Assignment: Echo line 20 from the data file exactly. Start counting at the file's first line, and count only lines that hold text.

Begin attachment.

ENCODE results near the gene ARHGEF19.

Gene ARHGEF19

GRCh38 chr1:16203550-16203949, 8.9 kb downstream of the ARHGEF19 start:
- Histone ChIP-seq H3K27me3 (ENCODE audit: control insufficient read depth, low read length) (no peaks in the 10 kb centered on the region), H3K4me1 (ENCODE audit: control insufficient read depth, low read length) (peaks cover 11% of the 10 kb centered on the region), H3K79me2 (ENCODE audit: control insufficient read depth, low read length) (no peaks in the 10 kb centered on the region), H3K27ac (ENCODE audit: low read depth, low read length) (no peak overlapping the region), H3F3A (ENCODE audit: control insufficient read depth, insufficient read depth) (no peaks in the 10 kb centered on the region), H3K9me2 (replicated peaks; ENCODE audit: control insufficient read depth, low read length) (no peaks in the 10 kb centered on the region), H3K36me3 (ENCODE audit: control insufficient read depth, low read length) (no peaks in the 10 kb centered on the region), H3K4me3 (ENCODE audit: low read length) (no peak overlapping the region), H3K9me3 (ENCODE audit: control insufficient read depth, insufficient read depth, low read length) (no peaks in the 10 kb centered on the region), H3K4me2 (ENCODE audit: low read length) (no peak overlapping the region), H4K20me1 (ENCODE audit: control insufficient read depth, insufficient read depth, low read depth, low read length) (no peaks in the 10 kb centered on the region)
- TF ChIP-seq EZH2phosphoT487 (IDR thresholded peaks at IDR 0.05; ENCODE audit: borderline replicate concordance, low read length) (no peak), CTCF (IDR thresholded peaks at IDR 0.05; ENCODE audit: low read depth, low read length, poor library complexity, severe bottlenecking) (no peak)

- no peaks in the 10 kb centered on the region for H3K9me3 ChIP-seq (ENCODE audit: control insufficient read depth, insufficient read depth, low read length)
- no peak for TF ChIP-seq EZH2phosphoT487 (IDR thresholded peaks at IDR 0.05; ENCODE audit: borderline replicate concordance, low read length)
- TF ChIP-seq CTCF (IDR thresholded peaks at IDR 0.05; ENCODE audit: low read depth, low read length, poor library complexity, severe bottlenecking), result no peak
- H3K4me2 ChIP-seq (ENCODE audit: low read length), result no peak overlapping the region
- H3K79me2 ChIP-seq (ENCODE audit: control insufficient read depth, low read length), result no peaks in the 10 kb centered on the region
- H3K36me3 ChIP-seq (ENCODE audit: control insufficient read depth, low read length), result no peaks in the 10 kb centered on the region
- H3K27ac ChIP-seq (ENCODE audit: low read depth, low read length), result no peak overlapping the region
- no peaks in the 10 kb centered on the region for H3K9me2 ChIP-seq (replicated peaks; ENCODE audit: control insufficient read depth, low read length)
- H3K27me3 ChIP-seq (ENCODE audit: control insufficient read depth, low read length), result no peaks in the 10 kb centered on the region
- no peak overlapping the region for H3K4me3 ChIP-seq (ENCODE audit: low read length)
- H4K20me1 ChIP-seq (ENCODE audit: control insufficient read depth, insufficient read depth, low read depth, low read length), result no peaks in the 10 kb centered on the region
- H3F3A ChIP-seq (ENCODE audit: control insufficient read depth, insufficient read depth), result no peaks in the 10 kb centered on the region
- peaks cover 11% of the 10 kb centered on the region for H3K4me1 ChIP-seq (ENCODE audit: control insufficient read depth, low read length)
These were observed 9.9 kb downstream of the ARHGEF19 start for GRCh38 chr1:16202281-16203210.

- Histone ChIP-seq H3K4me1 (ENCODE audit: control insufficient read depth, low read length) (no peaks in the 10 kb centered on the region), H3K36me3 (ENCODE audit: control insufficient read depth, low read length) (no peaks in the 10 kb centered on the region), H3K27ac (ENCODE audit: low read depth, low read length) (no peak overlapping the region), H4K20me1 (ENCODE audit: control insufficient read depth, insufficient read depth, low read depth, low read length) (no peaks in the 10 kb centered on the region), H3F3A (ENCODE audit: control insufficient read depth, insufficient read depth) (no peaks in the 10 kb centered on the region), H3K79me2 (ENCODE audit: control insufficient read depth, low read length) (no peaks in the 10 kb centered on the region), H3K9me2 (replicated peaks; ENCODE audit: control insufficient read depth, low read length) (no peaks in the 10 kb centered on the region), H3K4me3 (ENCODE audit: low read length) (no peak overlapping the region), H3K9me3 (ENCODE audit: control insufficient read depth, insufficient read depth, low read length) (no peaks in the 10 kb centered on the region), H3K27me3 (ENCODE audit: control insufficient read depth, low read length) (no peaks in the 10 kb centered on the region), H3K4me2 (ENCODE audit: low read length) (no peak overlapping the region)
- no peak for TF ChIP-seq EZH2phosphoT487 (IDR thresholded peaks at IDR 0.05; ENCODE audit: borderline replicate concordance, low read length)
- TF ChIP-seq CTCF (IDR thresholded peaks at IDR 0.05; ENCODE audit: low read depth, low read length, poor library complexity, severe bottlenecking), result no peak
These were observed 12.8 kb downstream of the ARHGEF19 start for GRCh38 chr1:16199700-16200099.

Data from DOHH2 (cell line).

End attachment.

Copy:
- Histone ChIP-seq H3K4me1 (ENCODE audit: control insufficient read depth, low read length) (no peaks in the 10 kb centered on the region), H3K36me3 (ENCODE audit: control insufficient read depth, low read length) (no peaks in the 10 kb centered on the region), H3K27ac (ENCODE audit: low read depth, low read length) (no peak overlapping the region), H4K20me1 (ENCODE audit: control insufficient read depth, insufficient read depth, low read depth, low read length) (no peaks in the 10 kb centered on the region), H3F3A (ENCODE audit: control insufficient read depth, insufficient read depth) (no peaks in the 10 kb centered on the region), H3K79me2 (ENCODE audit: control insufficient read depth, low read length) (no peaks in the 10 kb centered on the region), H3K9me2 (replicated peaks; ENCODE audit: control insufficient read depth, low read length) (no peaks in the 10 kb centered on the region), H3K4me3 (ENCODE audit: low read length) (no peak overlapping the region), H3K9me3 (ENCODE audit: control insufficient read depth, insufficient read depth, low read length) (no peaks in the 10 kb centered on the region), H3K27me3 (ENCODE audit: control insufficient read depth, low read length) (no peaks in the 10 kb centered on the region), H3K4me2 (ENCODE audit: low read length) (no peak overlapping the region)